GBS: Motion to Adjourn the Fairness Hearing!

The author and publisher plaintiffs filed a motion to adjourn the fairness hearing, together with a short supporting memorandum. Google does not oppose the motion. The executive summary:

  • The parties are renegotiating the settlement (with each other and the DOJ).
  • The issues are too complex to present a revised settlement by October 7.
  • They’ve requested a status conference for November 6 to discuss a future schedule, so they may have a revised settlement by then.
  • The parties don’t yet know whether the changes will require a renotice.

UPDATE: Instant commentary here.

This is very ,very significant news. and clearly an historic achievement due to the hard work of thousands of authors, lawyers and others involved in the publishing ,internet,library, and university worlds who have taken an interest and involved themselves in analyzing and commenting on the extraordinary proposed GBS. Clearly a new claim form, opt out period, and claim filing deadline would have to be provided based on the new settlement. The Jan 2010 claim filing deadline would have to be extended after a new notice period. Many, many objections were filed not just to the substance of the proposed GBS but to the notice and the due process compliance of the notice, in terms of its content and details of the actual service, by mail, e mail, publication, etc.I imagine these details will be provided at the November status conference. Everything will be a do over, for objectors, bloggers, authors,lawyers, the Judge, the EU, Congress, everyone. On their second try, the parties would be wise to include some of the leading objectors in their discussions, and not just the DOJ.

Won’t this require another massive round of briefing by all of the interested parties again?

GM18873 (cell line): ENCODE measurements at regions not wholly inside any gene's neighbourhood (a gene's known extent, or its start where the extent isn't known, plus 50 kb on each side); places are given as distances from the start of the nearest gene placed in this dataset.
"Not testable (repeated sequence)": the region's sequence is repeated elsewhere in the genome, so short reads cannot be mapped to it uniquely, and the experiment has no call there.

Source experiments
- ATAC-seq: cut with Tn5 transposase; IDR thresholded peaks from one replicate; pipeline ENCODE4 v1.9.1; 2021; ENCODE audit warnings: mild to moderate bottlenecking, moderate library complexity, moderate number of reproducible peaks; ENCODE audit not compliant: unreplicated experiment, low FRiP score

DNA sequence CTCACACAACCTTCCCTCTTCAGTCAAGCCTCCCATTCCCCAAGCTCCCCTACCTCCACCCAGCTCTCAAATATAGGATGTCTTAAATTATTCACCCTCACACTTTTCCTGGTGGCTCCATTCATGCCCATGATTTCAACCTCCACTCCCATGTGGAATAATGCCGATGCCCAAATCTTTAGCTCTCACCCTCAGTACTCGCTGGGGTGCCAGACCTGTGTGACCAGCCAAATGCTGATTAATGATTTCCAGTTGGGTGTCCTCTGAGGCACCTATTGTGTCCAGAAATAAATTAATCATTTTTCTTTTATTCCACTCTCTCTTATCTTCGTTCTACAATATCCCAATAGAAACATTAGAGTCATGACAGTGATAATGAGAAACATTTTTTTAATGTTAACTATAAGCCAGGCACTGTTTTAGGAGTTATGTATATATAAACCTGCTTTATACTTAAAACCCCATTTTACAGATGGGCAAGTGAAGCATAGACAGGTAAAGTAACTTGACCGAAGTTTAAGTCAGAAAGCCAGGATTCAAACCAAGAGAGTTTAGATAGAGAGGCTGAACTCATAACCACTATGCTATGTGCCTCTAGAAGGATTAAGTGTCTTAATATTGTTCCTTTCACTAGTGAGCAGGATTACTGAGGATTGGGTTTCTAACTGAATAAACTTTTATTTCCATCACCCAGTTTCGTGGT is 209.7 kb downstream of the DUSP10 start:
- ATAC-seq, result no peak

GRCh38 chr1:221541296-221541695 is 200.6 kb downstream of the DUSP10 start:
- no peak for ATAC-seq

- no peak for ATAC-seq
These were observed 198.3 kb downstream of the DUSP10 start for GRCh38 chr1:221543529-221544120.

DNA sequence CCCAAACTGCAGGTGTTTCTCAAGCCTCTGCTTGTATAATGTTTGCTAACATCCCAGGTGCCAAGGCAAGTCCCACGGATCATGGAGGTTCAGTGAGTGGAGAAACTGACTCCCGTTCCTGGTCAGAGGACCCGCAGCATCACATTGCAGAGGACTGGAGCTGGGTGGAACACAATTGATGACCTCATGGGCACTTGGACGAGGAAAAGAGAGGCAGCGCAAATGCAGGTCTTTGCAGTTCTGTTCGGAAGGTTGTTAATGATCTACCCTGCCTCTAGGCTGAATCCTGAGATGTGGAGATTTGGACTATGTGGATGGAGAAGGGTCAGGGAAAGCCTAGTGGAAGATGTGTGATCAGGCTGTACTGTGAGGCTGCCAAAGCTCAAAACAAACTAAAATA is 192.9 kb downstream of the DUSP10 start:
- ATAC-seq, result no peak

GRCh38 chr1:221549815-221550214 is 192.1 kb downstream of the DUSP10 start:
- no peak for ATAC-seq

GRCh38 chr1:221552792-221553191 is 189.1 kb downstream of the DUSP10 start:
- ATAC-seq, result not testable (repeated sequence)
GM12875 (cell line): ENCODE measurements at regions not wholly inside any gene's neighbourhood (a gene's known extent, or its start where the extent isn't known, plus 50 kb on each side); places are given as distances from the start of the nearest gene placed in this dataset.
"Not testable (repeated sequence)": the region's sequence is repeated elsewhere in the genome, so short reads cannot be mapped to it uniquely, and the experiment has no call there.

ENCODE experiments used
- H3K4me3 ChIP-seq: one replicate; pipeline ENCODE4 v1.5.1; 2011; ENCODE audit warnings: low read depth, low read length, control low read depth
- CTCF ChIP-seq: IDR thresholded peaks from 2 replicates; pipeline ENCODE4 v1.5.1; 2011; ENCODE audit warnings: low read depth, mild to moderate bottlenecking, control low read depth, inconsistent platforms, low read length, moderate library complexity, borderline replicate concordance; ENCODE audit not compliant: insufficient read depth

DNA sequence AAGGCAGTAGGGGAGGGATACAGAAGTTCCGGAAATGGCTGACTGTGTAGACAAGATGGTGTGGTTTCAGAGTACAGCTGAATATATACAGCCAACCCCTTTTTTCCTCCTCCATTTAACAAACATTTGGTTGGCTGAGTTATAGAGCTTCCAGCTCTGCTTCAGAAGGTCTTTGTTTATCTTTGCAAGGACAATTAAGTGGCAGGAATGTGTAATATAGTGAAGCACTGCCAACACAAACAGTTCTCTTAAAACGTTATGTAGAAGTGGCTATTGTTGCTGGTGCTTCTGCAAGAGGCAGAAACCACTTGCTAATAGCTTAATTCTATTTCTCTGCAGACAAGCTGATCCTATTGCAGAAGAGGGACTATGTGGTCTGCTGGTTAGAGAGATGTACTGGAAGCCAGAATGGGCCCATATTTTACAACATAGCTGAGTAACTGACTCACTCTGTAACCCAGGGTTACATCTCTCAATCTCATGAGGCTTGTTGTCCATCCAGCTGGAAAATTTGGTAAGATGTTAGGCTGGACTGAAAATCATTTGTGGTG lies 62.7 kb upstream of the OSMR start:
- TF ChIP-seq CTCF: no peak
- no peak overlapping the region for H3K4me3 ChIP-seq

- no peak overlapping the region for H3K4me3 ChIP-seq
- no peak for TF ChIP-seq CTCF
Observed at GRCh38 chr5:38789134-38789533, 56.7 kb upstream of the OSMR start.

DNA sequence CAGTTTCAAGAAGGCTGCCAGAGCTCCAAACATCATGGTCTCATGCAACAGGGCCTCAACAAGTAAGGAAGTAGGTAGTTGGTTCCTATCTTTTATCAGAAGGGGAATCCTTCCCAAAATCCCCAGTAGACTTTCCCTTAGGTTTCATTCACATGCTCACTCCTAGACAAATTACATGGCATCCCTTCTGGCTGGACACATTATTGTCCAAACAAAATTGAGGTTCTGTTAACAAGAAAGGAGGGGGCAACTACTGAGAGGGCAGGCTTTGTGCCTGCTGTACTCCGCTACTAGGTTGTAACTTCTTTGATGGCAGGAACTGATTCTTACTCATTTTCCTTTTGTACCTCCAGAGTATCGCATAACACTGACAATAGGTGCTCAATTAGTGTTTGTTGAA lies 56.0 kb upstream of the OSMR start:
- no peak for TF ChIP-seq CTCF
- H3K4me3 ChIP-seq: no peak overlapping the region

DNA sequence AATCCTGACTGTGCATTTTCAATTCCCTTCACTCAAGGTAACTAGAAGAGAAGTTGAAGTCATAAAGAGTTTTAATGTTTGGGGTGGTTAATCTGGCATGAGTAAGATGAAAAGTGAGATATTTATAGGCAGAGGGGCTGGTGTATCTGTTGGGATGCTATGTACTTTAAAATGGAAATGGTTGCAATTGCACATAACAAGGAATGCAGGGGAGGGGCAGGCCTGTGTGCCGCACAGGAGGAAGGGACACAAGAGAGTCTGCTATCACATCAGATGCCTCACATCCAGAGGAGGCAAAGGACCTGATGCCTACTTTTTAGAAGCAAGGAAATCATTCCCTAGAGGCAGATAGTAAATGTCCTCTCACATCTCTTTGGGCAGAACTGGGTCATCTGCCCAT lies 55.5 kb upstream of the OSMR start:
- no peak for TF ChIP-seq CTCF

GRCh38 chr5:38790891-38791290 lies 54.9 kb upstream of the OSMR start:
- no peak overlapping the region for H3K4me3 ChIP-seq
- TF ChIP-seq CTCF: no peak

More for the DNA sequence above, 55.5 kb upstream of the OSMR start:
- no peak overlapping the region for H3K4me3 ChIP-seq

It’s good news that the three parties have realized that they now have little chance of winning court approval. But we shouldn’t forget that the renegotiation remains restricted to same group came up with the much flawed settlement to start with and who continued until the very end to defend it. None of those involved were able to see beyond their own narrow interests to the greater issues that have been raised so effectively by outside parties.

The Authors Guild was, if anything, more vocal in defending the settlement than Google was. It’s more interested in getting Google to fund its dream of a Book Rights Registry than it is in the rights of authors here and abroad.

And nothing good will happen until Michael Boni, alleged “counsel for the author sub-class” is removed from this dispute. He and his colleagues are de facto employees of Google. They will get $30+ million dollars from Google if a settlement goes through and (I presume) nothing if it does not. That’s why Boni never raised any of the author-centered objections that have been raised by others. None of us as authors chose him to speak for us. None of us with any sense wants him to continue to do so.

Two changes are absolutely necessary:

  1. Forced opt-in has to go. The only parties to a settlement this complex and sweeping should be those who choose to join it in full knowledge of what it entails.

  2. Class action has to go. The original settlement proves that neither plaintiffs were looking out for the interests of publisher and authors. The AAP can only represent the few American publishers who are its members. The Authors Guild can only represent its 8,000 American authors, and then only if they agree. But neither has the right to speak, bargain or make deals for anyone else.